Happy Earth Day!
One of my favorite 'environmental' artists is British born Andy Goldsworthy. Although that label doesn't at all encompass his most unique and beautiful work. He has spent four decades uplifting nature, the source of which his materials come from. Most installations are site specific using materials, leaves, branches, stones, water and snow that he finds where ever he travels to create a sculpture. He has worked in the US, Europe, Asia, even the North Pole! Most pieces are documented photographically and are not removed from the original site and are left to degrade from the natural action and forces of nature. He does bring some work into gallery and public spaces. Years ago at the Aspen Art Museum I saw on display some of his rock cairns and one work that really stood out, a rather large 'drawing' made from the sediment left behind from what must have been a huge melted icicle! Goldsworthy states: “For me looking, touching, material, place and form are all inseparable from the resulting work. It is difficult to say where one stops and another begins. Place is found by walking, direction determined by weather and season. I take the opportunity each day offers: if it is snowing, I work in snow, at leaf-fall it will be leaves; a blown over tree becomes a source of twigs and branches.Movement, change, light growth and decay are the lifeblood of nature, the energies that I try to tap through my work. I need the shock of touch, the resistance of place, materials and weather, the earth as my source. I want to get under the surface. When I work with a leaf, rock, stick, it is not just that material itself, it is an opening into the processes of life within and around it. When I leave it, these processes continue.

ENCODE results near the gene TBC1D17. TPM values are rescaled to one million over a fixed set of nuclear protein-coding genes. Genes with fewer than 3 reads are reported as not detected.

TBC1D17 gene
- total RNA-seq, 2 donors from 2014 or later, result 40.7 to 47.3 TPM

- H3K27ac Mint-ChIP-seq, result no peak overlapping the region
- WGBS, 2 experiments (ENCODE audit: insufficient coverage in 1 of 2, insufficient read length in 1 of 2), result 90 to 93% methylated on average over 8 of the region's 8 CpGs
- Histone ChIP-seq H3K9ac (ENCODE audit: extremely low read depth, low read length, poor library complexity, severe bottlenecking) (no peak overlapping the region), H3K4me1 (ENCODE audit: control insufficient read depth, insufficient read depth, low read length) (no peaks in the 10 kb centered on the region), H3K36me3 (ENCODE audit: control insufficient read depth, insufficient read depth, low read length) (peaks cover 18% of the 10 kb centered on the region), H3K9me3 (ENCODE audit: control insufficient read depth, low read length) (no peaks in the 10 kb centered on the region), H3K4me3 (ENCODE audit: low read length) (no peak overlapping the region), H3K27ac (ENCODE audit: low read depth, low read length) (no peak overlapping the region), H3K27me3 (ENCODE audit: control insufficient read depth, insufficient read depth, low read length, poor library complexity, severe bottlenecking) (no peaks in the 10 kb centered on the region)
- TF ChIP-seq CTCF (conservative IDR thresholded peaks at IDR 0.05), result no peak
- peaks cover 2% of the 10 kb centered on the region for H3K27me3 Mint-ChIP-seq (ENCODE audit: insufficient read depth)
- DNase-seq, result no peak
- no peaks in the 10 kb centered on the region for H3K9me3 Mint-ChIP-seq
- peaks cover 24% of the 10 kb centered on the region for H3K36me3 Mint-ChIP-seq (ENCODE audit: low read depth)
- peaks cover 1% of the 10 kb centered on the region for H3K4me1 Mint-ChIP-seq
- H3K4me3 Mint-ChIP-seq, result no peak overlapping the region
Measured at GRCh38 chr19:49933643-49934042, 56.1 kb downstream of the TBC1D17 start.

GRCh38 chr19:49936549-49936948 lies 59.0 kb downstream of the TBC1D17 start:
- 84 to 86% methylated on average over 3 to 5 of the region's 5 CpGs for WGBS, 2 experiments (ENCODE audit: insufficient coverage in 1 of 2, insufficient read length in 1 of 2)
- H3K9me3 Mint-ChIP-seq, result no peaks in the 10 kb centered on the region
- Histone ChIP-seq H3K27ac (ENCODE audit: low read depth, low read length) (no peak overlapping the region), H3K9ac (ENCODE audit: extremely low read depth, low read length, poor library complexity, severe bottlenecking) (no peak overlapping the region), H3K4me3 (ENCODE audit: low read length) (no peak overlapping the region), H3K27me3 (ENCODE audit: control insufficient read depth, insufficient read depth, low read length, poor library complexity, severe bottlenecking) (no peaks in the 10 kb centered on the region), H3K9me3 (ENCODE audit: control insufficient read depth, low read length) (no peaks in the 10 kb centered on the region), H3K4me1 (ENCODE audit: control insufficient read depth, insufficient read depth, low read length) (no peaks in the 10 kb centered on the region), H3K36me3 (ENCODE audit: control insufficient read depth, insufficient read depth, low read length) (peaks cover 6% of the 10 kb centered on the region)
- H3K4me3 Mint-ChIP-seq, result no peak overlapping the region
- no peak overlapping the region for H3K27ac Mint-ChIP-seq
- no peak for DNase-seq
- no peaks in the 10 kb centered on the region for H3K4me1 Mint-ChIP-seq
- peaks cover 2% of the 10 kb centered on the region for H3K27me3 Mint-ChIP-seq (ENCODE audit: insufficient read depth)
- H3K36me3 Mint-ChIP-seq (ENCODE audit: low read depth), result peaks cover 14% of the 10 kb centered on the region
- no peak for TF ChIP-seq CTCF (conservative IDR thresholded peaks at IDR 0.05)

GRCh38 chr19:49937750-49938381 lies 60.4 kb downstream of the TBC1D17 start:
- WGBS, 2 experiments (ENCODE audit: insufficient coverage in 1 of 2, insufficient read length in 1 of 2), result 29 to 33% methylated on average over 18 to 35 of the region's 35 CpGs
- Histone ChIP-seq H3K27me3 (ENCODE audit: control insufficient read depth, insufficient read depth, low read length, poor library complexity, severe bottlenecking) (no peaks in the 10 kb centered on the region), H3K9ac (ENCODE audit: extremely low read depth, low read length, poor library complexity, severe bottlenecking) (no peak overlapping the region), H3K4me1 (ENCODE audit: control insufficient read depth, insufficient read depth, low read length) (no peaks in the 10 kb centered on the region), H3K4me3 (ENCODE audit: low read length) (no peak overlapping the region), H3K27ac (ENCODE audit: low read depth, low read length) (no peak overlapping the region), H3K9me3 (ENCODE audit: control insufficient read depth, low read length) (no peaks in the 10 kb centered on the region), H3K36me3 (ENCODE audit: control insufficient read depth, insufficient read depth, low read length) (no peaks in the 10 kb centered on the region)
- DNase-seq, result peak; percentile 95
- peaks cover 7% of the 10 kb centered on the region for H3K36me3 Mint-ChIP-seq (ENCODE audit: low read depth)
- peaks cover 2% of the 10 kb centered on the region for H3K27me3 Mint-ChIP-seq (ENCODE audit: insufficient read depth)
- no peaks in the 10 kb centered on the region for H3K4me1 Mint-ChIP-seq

To see him at work, watch the film, Rivers and Tides: https://www.youtube.com/watch?v=iBsBlGhkLxc
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